At REDUSER.net, leader of the RED revolution and CEO Jim Jannard has released some stills that show off the new color science of the now in-production Epic cameras. Jannard flashes these new stills against some from the RED One, comparing colorspaces to give an idea of how much the company has improved the way its more sensitive Mysterium-X handles light. Many of the complaints levied against the RED One have been that its dynamic range is far too limited and its colorspaces too contrasty. The Arri Alexa came along the way and swept everyone off their feet with “images of a quality comparable to film,” according to Roger Deakins. Jannard must’ve been listening because these stills look promising.
Following up on his HDRx demonstration, Jannard released these stills only a few days ago with the help of Michael and Don Burgess and Brook Willard. The HDRx footage looked good but it’s much easier to see what RED has been up to when comparing the stills to the company’s older offerings.
Let’s start first with REDgamma, a colorspace that DP’s always hated but directors always loved because it gave an instant view of a more contrasty image. Before, shooting in REDgamma meant dealing with clipped highlights and crushed blacks resulting in an image that gave little leeway in terms of exposure.
Here is the still of REDgamma (old):
Here is the still of REDgamma2 (new):
The difference between the two images is quite substantial at first glance. Immediately notable is the expansion of the range in which highlights are blown out and blacks are crushed. The detail in the Capital Records building and the building being illuminated with sunshine really comes through instead of inching closer to pure white. The shadows of the palm trees, the window shops, and the people on the street lift up detail into the image.
While some may prefer REDgamma to REDgamma2 as a final image, the capture process is never meant to render a finished product. These colorspaces are designed to ingest footage to later be color corrected. REDgamma is meant to be an approximation of a color correction, but certainly not a substitute for it. When capturing an image, the more detail that is acquired at first, the more flexibility there is to manipulate that detail during color grading procedures. In short, more detail equals more options.
That simple equation is the reason why Arris Alexa’s dynamic range is so highly touted and admired – because it lends itself to a higher level of detail and manipulation. And that’s why most won’t care too much about what REDgamma looks like, but instead are far more interested in what HDRx and the new REDlogFilm colorspace can render. RED did have a “raw” option for it’s RED One that apparently was called REDlog (though I never knew it by that name) that attempted to add a film-like color evaluation for the camera, but it was never that great. However, it was certainly better than the REC709 and REDgamma alternatives.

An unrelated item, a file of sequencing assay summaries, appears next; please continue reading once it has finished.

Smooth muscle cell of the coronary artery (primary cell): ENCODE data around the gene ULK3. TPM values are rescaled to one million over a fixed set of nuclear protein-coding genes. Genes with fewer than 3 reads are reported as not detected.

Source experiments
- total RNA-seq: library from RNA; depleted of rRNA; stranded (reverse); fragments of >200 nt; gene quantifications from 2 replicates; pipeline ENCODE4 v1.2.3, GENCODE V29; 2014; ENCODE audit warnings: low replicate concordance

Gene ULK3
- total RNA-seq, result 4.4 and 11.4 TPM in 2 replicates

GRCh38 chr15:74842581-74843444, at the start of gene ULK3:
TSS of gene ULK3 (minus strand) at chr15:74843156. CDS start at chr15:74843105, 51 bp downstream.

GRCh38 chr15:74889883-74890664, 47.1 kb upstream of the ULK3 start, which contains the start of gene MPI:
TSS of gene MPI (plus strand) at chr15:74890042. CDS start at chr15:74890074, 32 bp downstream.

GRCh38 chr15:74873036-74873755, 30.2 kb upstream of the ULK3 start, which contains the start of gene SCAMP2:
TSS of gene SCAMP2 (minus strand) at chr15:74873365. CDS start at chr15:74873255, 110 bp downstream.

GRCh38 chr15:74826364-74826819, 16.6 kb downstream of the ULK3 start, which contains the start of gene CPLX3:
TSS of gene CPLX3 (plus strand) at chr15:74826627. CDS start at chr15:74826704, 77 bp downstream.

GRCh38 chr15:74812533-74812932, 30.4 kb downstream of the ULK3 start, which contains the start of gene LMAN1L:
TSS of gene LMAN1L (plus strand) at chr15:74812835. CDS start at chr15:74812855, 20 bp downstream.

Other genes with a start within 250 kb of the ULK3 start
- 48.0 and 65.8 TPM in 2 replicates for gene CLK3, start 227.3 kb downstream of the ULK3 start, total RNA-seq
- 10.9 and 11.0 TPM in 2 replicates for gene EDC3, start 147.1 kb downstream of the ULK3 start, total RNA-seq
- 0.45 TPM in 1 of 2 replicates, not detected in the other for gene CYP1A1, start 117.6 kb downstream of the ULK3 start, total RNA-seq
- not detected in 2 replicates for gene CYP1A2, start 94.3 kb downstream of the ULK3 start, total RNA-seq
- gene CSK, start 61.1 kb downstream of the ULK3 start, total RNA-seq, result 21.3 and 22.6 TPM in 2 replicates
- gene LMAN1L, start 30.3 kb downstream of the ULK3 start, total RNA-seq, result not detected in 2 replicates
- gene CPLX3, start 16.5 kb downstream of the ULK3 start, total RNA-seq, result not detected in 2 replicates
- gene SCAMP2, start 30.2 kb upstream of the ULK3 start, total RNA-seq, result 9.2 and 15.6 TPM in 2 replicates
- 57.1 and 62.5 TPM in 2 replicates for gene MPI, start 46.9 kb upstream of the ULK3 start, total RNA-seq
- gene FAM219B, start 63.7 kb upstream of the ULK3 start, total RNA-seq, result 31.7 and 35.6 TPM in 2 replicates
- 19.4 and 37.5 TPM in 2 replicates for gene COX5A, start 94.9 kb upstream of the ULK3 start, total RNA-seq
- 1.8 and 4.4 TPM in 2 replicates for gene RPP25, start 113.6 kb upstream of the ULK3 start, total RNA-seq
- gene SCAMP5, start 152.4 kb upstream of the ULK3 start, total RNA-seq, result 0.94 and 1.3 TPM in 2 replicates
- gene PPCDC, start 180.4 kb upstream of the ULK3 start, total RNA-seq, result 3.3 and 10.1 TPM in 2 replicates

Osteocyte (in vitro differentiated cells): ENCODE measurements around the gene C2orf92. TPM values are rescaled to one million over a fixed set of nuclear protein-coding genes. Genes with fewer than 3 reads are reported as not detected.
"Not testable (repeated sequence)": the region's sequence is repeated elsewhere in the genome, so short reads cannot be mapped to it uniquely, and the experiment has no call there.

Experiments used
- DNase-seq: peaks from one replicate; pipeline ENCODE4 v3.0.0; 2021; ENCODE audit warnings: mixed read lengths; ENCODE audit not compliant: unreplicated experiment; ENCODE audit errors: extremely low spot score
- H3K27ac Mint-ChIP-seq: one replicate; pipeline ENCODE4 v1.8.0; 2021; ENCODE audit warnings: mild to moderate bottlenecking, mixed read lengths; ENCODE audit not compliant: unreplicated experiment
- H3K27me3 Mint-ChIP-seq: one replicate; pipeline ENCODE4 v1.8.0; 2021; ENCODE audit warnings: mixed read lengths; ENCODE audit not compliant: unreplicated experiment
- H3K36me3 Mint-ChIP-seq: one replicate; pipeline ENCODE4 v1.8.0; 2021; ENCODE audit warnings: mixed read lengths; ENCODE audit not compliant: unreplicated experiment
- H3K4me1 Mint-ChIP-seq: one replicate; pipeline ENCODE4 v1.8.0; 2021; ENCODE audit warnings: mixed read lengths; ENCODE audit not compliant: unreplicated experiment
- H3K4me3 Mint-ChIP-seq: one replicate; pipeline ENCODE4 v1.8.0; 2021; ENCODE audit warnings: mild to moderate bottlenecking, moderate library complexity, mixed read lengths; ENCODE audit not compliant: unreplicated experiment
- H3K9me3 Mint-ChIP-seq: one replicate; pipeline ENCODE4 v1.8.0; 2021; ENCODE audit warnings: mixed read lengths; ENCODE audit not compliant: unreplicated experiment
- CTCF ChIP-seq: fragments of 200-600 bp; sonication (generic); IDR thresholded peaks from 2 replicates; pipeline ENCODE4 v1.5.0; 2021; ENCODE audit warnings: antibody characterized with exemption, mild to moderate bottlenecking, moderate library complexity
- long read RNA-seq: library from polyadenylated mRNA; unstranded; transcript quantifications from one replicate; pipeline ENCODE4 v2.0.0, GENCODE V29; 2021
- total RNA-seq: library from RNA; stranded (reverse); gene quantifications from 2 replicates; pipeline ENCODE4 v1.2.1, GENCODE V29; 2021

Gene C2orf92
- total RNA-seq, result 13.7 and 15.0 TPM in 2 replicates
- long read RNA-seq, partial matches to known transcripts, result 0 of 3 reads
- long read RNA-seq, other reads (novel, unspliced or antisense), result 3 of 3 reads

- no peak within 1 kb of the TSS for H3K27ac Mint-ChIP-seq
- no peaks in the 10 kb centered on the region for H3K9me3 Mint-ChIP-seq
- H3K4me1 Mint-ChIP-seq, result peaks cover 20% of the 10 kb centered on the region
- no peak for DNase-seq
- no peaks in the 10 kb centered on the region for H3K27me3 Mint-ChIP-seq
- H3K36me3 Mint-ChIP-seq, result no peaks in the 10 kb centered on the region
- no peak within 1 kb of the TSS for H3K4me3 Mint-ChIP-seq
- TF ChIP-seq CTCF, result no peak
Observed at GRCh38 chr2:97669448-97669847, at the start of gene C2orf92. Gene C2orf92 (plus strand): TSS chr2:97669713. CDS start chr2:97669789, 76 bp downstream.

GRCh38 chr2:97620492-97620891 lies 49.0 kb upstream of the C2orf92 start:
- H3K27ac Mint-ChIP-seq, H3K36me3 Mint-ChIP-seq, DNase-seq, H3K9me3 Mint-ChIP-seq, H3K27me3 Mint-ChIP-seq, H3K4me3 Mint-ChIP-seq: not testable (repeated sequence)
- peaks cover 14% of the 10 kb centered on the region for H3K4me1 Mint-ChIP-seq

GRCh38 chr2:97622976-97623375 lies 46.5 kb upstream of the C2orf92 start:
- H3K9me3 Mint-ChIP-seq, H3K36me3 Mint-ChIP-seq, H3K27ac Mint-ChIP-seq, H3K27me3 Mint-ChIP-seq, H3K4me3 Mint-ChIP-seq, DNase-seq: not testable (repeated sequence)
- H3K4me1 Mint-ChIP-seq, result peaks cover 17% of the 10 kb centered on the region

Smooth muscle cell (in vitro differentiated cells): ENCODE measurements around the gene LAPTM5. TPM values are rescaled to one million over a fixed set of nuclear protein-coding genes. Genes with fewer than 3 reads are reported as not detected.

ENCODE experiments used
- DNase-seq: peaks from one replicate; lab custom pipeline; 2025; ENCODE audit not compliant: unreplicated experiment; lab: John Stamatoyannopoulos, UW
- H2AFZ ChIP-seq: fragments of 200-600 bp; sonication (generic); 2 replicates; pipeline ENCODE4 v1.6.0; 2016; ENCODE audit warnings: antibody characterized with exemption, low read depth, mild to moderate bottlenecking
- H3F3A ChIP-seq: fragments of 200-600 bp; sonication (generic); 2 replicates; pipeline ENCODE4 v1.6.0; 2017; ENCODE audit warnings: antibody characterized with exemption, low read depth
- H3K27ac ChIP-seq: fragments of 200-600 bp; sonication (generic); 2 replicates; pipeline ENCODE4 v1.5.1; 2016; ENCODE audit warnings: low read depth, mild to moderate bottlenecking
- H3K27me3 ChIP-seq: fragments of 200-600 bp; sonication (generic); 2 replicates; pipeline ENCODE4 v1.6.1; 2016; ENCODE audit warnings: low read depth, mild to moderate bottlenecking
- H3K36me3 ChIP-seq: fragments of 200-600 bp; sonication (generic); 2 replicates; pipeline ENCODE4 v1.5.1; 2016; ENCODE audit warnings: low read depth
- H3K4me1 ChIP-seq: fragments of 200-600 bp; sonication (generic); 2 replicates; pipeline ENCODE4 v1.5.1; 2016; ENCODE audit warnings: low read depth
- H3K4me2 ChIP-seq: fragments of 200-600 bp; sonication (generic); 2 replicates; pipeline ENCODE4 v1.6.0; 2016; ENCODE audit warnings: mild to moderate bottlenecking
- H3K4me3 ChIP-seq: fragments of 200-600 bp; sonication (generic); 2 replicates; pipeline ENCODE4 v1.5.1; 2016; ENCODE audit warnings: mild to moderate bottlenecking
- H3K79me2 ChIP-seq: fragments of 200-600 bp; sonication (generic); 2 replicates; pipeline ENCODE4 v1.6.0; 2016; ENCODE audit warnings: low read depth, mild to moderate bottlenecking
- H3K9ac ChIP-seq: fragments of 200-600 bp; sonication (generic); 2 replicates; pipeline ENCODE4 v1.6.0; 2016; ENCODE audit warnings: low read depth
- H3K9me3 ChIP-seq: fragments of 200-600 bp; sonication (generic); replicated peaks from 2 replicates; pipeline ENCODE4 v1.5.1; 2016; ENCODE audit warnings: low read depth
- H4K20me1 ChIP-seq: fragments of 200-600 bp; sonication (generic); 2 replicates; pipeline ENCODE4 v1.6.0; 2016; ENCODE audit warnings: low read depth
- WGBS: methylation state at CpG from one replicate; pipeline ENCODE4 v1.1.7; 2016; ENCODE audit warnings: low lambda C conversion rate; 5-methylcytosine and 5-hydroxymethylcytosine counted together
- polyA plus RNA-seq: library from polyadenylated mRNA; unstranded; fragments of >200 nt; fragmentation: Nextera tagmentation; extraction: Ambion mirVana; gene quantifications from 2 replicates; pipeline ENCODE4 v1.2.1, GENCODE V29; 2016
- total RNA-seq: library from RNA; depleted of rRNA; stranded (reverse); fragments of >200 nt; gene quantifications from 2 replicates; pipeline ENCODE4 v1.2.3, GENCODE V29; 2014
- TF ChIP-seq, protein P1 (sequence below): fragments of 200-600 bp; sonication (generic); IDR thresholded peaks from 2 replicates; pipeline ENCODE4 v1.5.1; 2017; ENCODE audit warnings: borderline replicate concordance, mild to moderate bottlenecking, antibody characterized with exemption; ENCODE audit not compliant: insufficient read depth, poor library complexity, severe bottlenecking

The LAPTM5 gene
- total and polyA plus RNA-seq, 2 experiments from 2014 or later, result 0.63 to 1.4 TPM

Here is the old REDlog:
Here is the new REDlogFilm:
Again, nothing revelatory here – simply an increase in the range of light handled by the camera. This is due in large part to the camera’s Mysterium-X sensor, shown by Peter Jackson to handle light better even on RED One, but the software for RED’s new Epic and Epic Light handles the sensor data differently. RED has really done their homework to take the same sensor and output such a better looking image.
The new REDlogFilm displays a much flatter image that is going to be more flexible for colorists, directors and cinematographers in post-production. It will also change the tactics of on-set lighting with the RED. Where once scenes had to be lit to compensate for blown out highlights, the new camera and sensor is going to be more forgiving in this area. It seems to me that the best feature of Mysterium-X handling low light well is not that it can shoot with less light, but that it can compensate for more light while still retaining shadow detail.
To really get a feel for these improvements, check out the 4-way comparison image below (click to enlarge):